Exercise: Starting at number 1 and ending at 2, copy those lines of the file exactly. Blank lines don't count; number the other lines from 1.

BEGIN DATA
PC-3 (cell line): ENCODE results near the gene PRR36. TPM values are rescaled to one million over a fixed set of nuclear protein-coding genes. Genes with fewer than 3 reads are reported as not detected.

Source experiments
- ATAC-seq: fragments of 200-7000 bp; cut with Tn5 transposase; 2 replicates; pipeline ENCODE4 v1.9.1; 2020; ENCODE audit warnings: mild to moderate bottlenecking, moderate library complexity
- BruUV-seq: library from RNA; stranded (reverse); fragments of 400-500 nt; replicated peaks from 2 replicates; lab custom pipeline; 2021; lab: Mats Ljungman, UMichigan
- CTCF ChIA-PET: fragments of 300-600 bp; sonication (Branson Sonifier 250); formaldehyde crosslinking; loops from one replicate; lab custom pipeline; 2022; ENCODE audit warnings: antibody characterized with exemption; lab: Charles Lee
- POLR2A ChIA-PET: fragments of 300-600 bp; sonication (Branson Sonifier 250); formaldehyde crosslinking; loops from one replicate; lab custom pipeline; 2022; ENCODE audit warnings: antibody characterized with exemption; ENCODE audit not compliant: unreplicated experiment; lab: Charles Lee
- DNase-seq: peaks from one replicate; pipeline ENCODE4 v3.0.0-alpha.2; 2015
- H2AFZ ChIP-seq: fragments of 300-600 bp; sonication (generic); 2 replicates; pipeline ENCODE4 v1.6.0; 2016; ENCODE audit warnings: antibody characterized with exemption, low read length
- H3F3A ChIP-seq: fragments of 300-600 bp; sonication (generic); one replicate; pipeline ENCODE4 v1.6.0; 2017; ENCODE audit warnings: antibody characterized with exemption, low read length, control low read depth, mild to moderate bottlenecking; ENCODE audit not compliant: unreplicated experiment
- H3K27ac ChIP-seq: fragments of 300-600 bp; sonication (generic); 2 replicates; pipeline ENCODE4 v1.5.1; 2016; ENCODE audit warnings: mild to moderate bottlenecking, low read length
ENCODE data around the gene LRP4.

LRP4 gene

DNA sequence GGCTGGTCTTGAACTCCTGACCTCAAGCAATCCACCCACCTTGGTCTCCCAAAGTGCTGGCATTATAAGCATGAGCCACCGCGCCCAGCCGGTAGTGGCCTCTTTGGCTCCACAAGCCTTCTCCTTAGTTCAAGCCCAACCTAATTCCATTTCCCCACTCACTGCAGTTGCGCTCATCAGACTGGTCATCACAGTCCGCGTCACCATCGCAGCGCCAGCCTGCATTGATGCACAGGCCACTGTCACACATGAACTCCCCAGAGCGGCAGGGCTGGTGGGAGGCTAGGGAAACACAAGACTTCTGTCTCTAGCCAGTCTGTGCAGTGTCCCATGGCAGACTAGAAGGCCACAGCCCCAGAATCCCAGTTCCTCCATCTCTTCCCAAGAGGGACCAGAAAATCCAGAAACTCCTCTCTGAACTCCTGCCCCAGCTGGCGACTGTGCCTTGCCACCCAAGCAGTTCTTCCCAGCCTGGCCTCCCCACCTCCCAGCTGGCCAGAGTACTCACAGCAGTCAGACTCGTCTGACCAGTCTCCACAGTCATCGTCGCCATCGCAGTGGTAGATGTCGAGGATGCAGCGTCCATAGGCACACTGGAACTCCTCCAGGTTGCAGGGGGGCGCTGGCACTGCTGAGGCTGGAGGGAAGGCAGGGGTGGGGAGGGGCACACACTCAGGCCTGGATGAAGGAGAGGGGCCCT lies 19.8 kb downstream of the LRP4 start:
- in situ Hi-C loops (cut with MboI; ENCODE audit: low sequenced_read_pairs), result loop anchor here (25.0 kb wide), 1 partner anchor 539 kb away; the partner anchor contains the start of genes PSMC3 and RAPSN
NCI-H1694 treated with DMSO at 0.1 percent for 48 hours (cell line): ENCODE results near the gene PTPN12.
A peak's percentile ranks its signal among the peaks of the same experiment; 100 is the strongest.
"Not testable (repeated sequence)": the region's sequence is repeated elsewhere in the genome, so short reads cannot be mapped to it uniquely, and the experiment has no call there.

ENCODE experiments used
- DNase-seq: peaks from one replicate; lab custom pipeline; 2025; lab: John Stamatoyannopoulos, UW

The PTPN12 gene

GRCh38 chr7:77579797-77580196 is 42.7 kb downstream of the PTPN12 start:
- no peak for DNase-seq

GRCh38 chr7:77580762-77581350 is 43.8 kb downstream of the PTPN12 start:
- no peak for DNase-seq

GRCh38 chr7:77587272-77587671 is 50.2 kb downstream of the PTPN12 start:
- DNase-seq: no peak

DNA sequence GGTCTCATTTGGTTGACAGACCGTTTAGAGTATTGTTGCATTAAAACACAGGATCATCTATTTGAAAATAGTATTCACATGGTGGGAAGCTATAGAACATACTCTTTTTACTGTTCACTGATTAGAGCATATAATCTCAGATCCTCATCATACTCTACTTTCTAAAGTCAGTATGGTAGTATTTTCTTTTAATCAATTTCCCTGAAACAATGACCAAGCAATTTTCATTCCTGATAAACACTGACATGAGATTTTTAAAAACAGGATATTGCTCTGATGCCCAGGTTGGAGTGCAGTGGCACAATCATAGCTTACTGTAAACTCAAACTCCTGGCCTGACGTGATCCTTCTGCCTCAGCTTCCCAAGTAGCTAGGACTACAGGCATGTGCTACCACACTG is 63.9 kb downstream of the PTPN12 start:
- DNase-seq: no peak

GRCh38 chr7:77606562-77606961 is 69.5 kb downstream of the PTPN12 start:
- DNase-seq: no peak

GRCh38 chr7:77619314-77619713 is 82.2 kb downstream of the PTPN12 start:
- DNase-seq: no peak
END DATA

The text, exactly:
PC-3 (cell line): ENCODE results near the gene PRR36. TPM values are rescaled to one million over a fixed set of nuclear protein-coding genes. Genes with fewer than 3 reads are reported as not detected.

Source experiments